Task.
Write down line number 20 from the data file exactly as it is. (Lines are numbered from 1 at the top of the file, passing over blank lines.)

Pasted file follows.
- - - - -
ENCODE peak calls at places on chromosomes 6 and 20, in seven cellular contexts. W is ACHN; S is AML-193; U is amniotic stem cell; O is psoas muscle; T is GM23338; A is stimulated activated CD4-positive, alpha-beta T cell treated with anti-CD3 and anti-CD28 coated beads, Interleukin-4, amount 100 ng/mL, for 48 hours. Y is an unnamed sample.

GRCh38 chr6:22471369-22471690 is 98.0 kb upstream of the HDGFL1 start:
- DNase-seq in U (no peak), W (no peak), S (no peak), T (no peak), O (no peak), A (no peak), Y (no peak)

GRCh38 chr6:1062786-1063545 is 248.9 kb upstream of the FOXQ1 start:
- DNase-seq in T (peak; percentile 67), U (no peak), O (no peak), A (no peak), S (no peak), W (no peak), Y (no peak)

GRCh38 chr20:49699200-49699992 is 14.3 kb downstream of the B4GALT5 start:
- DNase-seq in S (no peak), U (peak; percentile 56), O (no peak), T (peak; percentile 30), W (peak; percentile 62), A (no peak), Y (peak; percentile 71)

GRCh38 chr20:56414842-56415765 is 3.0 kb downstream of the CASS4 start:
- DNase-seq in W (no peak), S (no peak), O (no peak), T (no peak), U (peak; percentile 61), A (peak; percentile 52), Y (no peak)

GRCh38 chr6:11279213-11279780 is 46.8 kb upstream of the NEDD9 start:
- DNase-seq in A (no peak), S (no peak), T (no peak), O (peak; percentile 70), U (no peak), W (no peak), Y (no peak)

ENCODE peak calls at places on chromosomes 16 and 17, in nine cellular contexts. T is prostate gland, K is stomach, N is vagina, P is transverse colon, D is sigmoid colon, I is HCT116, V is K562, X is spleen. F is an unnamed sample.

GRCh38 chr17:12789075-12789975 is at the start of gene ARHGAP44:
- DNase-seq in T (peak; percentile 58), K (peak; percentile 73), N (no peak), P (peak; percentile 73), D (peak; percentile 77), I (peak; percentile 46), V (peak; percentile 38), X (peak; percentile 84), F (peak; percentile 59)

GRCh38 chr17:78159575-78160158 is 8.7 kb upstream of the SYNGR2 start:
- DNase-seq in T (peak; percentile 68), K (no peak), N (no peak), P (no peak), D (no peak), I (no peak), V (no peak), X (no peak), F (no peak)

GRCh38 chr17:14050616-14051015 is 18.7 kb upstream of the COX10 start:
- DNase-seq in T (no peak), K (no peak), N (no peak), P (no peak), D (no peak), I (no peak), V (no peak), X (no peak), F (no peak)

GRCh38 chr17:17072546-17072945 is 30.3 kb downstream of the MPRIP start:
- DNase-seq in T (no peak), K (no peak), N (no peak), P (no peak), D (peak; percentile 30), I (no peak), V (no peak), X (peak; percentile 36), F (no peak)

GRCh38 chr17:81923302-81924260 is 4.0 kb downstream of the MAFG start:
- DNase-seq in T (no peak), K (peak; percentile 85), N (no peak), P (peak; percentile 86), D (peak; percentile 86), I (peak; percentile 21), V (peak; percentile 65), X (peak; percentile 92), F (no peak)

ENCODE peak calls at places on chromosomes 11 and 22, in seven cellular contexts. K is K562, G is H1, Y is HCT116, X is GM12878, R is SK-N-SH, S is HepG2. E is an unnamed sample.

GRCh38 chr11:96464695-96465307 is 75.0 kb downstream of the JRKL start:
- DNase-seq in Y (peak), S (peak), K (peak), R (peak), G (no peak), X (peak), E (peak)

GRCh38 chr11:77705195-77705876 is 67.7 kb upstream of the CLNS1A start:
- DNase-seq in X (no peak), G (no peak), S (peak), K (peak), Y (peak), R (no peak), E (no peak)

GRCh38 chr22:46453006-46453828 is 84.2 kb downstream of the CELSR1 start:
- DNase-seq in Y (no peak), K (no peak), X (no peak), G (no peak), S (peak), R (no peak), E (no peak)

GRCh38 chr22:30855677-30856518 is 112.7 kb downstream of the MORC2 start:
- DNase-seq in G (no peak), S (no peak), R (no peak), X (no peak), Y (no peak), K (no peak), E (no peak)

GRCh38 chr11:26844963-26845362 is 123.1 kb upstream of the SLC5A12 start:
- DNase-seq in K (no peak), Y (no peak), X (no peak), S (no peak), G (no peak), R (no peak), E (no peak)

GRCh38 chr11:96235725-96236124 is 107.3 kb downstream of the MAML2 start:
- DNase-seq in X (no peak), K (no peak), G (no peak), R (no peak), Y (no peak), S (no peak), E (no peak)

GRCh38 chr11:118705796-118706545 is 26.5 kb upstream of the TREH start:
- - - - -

- DNase-seq in T (no peak), K (no peak), N (no peak), P (no peak), D (peak; percentile 30), I (no peak), V (no peak), X (peak; percentile 36), F (no peak)